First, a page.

Help Me Understand A Wine Critic: Jeb Dunnuck

The goal of this thread is to better understand a critic’s palate and how to interpret their wine tasting notes. These are related, but not the same, questions.

Instagram @jebdunnuck
[u]Abbreviated bio from[/u]
An aerospace engineer by training, Jeb Dunnuck grew up on a farm in rural Indiana where 2% milk was the beverage of choice and wine was hard to come by. It wasn’t until 1996, when living abroad and traveling through Europe, that he became interested in fine wine.

Jeb launched the “The Rhône Report” publication and website in 2008 and began releasing a quarterly newsletter reviewing Rhône variety wines from around the world. In 2013, after being approached by Robert Parker to join The Wine Advocate team, Jeb gave up his engineering career and wrote full-time for the Wine Advocate. Described as a younger version of himself by Robert M. Parker Jr., Dunnuck was the leading reviewer for California, Washington and Southern France from 2013 to 2017, publishing more reviews than any other professional reviewer. In 2017, Jeb decided to leave the Wine Advocate and go back to his roots as an independent wine critic, launching his own publication

Through the platform, Dunnuck offers comprehensive, consumer-focused coverage of the most interesting wines from California, Washington, Southern France and Bordeaux , while seeking out discoveries from around the world.

Wish I liked him better as a critic as he appears to have a genuine love for Rhone and Rhone-style as do I. But I find his descriptions tend to be overly enthusiastic as are his scores. While I may generally enjoy a great deal a wine that he heaps superlatives on, oftentimes I find them more good/very good but not quite as dramatically good as he makes them sound. I trust him to identify wines I’d like but I mentally subtract something from the notes and 4-5 points off the scores (usually).

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I really like the regions he covers, how many wines he reviews, and how timely his reports seem to be, however, his scores don’t really seem to correlate with mine beyond me usually liking wines that he gives a high score.

As far as Rhône coverage, he’s the best! No one can match him. It’s to bad he left the WA. It was a good fit. You can find his older reviews there. It seems they have a grudge against him as they don’t mention him as being a critic for WA. I don’t know what happened. It was during the time they were having a meltdown of there website. My only complaint is he doesn’t give enough background information about the winery, production etc.

Not even JLL?

Different tastes, site, and coverage… for inside info and details on producers in the Rhone, John is incredible. I think his northern Rhone book is one of the best wine books ever written.


I agree with this. He has a genuine love of the Rhone, which I share. And, though I can only judge him from his posts, he seems like a genuinely nice guy. But, while he didn’t inherit Parker’s thin skin and prickliness, he did inherit his palate, so I have not found him that useful as a critic, even if I subtract some points. But, truth be told, I don’t read critics anymore, so my evaluation may not mean much. I admired his coverage of the Southern Rhone before he went to the Wine Advocate, which I stopped reading before he got there. But I always agreed with Parker that they shared a palate.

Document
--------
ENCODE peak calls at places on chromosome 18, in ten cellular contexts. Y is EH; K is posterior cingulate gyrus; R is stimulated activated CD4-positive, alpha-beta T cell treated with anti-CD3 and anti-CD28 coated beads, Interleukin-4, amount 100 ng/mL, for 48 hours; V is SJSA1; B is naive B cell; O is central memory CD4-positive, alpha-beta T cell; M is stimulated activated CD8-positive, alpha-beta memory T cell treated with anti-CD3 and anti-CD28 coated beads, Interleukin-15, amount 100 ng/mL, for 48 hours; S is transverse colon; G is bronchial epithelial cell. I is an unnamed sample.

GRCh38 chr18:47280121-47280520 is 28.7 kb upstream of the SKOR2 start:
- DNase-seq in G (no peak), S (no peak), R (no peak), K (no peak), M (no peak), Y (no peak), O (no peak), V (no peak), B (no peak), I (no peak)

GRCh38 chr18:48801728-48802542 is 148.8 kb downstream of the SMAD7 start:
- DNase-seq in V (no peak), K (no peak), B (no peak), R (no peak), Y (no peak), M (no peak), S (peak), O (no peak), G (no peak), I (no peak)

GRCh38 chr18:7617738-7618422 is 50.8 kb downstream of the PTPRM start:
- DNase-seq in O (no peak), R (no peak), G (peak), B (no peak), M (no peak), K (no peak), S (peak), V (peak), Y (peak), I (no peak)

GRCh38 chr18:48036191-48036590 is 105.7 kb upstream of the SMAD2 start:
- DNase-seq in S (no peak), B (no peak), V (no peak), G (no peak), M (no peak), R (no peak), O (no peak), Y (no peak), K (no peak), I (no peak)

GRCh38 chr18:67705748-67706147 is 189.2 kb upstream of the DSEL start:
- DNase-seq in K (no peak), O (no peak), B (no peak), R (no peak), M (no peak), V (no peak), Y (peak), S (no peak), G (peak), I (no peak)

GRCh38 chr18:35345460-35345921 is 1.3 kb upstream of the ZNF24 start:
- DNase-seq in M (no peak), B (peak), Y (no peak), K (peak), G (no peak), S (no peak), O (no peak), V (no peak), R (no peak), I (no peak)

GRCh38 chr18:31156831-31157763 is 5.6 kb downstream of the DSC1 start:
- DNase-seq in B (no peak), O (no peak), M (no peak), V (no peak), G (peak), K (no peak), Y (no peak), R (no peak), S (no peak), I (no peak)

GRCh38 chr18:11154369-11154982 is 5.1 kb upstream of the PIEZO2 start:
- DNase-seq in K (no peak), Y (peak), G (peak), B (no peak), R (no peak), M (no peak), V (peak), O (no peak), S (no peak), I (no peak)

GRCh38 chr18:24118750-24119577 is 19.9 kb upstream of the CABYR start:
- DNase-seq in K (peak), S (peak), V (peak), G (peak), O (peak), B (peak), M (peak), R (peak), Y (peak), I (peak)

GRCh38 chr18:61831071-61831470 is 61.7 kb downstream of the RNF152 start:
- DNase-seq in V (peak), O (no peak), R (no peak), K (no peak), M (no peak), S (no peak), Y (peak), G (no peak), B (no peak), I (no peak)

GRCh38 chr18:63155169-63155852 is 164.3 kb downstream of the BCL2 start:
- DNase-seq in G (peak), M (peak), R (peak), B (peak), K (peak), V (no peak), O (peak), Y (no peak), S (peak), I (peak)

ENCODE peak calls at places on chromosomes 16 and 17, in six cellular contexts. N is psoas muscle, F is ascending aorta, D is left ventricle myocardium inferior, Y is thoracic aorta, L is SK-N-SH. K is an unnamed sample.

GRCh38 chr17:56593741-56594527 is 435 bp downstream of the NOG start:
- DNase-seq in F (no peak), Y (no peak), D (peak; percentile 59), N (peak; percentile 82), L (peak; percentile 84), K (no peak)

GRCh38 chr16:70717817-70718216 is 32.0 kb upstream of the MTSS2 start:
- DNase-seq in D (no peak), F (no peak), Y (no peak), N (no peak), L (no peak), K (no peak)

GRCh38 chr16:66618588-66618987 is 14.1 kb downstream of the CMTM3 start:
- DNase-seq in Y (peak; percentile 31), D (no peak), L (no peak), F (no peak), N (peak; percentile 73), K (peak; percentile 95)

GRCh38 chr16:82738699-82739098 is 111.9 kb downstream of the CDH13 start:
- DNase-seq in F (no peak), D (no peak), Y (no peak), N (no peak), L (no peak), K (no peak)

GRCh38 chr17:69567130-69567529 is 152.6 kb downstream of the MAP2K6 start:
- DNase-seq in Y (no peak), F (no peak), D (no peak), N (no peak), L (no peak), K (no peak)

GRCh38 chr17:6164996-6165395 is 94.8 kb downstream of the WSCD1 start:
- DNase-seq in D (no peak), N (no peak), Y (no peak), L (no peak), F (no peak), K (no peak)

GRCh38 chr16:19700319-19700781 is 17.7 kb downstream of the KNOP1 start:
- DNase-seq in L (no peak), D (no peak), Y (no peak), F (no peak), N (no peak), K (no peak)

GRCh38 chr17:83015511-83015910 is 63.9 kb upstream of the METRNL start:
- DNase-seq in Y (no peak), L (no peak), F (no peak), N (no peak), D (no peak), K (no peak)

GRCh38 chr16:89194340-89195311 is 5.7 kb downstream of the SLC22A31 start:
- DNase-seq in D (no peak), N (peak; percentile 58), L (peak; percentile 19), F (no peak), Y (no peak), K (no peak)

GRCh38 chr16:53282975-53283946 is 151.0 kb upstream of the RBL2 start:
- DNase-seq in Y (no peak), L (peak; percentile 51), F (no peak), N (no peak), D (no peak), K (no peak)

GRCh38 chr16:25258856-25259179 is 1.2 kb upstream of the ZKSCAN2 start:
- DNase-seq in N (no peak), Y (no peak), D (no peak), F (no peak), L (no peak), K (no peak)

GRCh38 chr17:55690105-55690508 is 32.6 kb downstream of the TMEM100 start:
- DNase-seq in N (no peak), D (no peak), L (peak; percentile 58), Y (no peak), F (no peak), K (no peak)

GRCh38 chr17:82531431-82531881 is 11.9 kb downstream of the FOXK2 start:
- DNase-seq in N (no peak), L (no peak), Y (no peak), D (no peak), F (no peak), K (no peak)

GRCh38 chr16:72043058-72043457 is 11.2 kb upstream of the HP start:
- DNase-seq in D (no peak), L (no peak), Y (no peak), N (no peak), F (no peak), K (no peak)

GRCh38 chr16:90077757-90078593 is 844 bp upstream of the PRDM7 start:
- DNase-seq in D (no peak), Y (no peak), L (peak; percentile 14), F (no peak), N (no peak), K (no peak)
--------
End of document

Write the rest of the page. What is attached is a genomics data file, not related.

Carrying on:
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I subscribe to him too. But his palate is more British. I do like all the information he has on his website. [cheers.gif]

I.e. better! [tease.gif]

(in my books, that is)

Out of curiosity, what is a ‘British’ palate?


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New topic? Help me understand palates: British


Dunnuck is the only critic I subscribe to. That is primarily because when I setup my cellar in CT I noticed him listed as the pro reviewer over and over. Have kept a subscription ever since. Although, sometimes I get release offers before the ratings are published so that timing can stink.

I too subscribed because of his connection with CT and its a bonus I like his content and timeliness of most of his barrel reviews for Napa Cabs. I also subscribe to Vinous for the same CT connection. I find that I use both sites regularly and will pay close attention to a wine when JD and V score within a point or 2 of each other and have similar descriptions.

I find his scores to be way to high. So many 95+.

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Seems to be the norm as I have stated multiple times big scores get the free samples and keep the machine going.

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I think that Jeb is an excellent professional reviewer, especially with respect to Washington State and the Rhone. I also love the fact that my subscription to his publication allows for his tasting notes to be integrated into CellarTracker.

Colin [cheers.gif]

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Listened to Jeb on the X Chateau podcast on my flight last night and enjoyed it … enough to subscribe for a year and see how I like it. I liked that he made no apologies for his opinions and defended them vigorously. It was interesting to hear him talk about score inflation, too, and I may not be fully convinced yet, but his point was well taken that it benefits consumers more if critics use the entire scale instead of giving everything an 87-93. I actually drink mainly BDX, Cali and Rhone (though not so much Cali Rhone varietals), so I’m surprised I haven’t given his subscription a whirl yet.

He also briefly discussed the brouhaha of leaving WA should that bit of drama interest you. You have to read between the lines just a bit, but it’s pretty clear as to his interpretation of how things unfolded.

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